Camping at The Stables Guest house,
Kande Horse, Kande Beach
Distance 66 + 6565 = 6631
Time on bike 5 h 14 min
Total from Amsterdam 12031
Location S11.934001, E34.100785
Didn’t have breakfast as we wanted to get up this 6 km mean hill so left really early at 06h16. The hill was a breeze and at the Total garage on top we ate our breakfast before heading to Kande Beach. Was so excited to find brown sliced fresh bread at the garage so made peanut butter and banana sarmies as well as our oats. Rode past a rubber plantation and a guy selling rubber balls. He tried so hard to sell us a ball but we don’t have space for anything other than food, let alone a ball. Children here greet us with ‘aloo’ (hello) or ‘hello, I’m fine’ or ‘give me my money’ and the ever popular ‘azungu’ (mzungu). We wave to the first two greetings but ignore the last one. Cassava is a plant grown in Malawi which is staple food that locals live on. We’ve seen cassava in various sizes on the side of the road, put out to dry. Cassava is the second most important staple crop after maize, and it is the main staple crop in the lake shore districts. It is becoming commercially important, and its production has nearly tripled in ten years. The scenery was very different to the past few days, being mostly forests and not as many banana plantations. Good tar, no pot holes and friendlier locals have found us warming to the people. We still miss not being able to buy cooked meals or tea like in previous countries.
The French couple, Jeremy and Claire we met at Hakuna Matata told Peter that they had been constantly hungry for the two weeks it took them to reach Hakuna Matata having ridden up the lake. Nkhata Bay had a big village so avos, carrots, potatoes, green peppers, apples, shelled peas were available but in small villages none of the above is seen … tomatoes and onions is about all that is available. Peter heard that there are seven Shoprite stores scattered around Malawi. Hopefully our routes will cross with most of these. Bought a bag of monkey nuts, two sachets of milk for our oats, some partially ripe naartjies and onions and tomatoes to go with spaghetti for supper. Also stopped to buy a coke when a bunch of drunk guys were shouting the odds at us, one coming over and wanted to shake my hand. I didn’t want to shake this dronkie’s hand so told him I don’t shake hands with people I don’t know … his reply ‘I know you, you’re from SA’. I got on my bike and left him standing there, swaying. Got chatting to (French) Tiwanee, the 25 year old young lady who runs the Kande Horse lodge who said they are located just off the tar road, but we had heard good reports from several people about Kande Beach Resort so we, mostly, pushed the 3 km to reach Kande Beach to find one lone tent pitched on sand … so pushed the 3 km back to the main road (rather today than tomorrow morning) and decided to go to ‘Kande Horse’ instead.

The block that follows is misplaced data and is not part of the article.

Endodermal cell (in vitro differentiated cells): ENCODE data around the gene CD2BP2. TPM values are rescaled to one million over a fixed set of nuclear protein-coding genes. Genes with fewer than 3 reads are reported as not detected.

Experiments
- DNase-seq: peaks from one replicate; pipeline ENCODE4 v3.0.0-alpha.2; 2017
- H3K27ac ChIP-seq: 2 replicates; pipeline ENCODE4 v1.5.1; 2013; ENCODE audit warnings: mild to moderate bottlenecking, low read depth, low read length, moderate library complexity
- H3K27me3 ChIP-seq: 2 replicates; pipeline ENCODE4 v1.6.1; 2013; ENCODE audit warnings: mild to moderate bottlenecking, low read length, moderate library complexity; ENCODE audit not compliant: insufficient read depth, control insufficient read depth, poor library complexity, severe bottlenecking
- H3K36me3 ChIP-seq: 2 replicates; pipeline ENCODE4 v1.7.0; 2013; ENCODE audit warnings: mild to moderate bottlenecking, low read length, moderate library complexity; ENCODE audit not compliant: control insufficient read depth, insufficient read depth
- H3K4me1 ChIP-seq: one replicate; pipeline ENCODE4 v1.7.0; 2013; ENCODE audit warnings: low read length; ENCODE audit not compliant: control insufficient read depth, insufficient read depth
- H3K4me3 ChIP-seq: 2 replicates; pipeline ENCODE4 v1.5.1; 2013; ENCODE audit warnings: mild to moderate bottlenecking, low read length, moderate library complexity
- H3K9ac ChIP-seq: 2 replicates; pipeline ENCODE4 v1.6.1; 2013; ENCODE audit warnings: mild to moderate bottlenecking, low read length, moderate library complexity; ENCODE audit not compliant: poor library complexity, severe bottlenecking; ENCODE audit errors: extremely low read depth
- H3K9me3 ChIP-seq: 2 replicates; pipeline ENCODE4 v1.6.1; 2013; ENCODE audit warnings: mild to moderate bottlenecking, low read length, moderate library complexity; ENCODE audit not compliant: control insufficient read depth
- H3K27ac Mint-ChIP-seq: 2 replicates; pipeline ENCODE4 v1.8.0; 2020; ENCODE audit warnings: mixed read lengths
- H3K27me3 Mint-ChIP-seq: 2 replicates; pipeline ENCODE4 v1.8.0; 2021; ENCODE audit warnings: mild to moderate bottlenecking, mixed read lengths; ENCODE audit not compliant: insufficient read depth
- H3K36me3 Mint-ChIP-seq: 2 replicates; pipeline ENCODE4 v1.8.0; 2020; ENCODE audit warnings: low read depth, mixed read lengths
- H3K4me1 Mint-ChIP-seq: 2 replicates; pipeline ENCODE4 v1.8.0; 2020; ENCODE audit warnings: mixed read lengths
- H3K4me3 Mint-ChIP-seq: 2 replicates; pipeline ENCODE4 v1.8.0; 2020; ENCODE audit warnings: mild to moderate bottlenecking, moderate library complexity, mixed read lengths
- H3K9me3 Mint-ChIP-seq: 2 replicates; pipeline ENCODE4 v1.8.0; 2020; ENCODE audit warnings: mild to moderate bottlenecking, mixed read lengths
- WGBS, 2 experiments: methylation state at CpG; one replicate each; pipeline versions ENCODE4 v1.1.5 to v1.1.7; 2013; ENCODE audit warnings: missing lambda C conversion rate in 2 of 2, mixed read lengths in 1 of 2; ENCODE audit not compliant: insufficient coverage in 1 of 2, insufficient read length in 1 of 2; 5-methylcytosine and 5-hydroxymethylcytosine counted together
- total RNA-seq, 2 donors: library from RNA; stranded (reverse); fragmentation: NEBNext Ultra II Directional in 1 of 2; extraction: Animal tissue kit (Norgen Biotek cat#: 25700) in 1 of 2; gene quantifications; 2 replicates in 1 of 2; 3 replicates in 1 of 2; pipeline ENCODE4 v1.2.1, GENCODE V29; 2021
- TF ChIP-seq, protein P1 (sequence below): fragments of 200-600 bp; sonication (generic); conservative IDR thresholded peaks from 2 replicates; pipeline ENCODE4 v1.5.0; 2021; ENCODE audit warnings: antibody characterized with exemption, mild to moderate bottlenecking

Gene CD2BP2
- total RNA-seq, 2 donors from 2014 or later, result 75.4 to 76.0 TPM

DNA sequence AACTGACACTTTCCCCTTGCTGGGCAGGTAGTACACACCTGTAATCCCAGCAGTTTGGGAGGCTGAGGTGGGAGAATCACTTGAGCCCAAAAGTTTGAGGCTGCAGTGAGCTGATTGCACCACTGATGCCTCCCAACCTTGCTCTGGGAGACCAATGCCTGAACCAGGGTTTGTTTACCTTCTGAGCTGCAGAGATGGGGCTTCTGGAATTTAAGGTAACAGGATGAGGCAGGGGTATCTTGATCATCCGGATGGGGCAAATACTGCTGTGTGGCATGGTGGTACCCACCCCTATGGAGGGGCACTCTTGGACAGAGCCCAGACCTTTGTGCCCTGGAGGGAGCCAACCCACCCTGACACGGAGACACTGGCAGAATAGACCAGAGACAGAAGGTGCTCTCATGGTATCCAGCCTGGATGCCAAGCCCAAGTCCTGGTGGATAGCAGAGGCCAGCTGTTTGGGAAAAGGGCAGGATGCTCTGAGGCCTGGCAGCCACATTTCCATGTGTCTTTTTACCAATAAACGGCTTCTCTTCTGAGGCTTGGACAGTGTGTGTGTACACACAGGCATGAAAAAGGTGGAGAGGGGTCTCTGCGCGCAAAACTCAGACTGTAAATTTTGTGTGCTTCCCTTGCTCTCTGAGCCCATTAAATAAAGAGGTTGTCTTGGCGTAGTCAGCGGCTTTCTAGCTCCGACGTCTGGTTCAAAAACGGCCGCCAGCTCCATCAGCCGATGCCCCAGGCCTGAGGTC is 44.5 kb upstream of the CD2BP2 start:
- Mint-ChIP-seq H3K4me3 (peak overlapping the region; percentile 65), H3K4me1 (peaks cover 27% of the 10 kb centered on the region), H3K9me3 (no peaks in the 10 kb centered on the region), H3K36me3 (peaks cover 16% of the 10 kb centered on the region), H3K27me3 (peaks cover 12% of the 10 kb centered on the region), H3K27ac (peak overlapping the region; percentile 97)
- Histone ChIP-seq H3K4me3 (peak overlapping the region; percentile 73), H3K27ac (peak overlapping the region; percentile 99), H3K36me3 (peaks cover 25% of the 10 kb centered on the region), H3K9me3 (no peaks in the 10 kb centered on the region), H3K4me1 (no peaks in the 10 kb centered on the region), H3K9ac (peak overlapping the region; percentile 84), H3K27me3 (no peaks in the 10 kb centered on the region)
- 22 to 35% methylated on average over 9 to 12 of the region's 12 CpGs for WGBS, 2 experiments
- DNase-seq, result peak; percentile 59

It was a good decision … hot shower in a lovely modern bathroom, grass in a tranquil setting. They have 14 horses and take visitors out riding then to the lake to swim while still riding the horses. Were going to stay a second night but our visa is only for one month so can’t loiter too much. We’re sitting in their comfy lounge and I’ve just heard Toto’s ‘Africa’ playing in the background. It’s one of my favourite songs which gave me a lump in my throat. Off to bed in our tent. Lala salama xx
– Sunrise at Butterfly Space, Nkhata Bay
– Camping at Kande Horse
– I wonder who Shosholoza belongs to
– The Stables Guest house, Kande Horse, Kande Beach
– Manageress, Tiwanee and Alex who is helping out at Kande Horse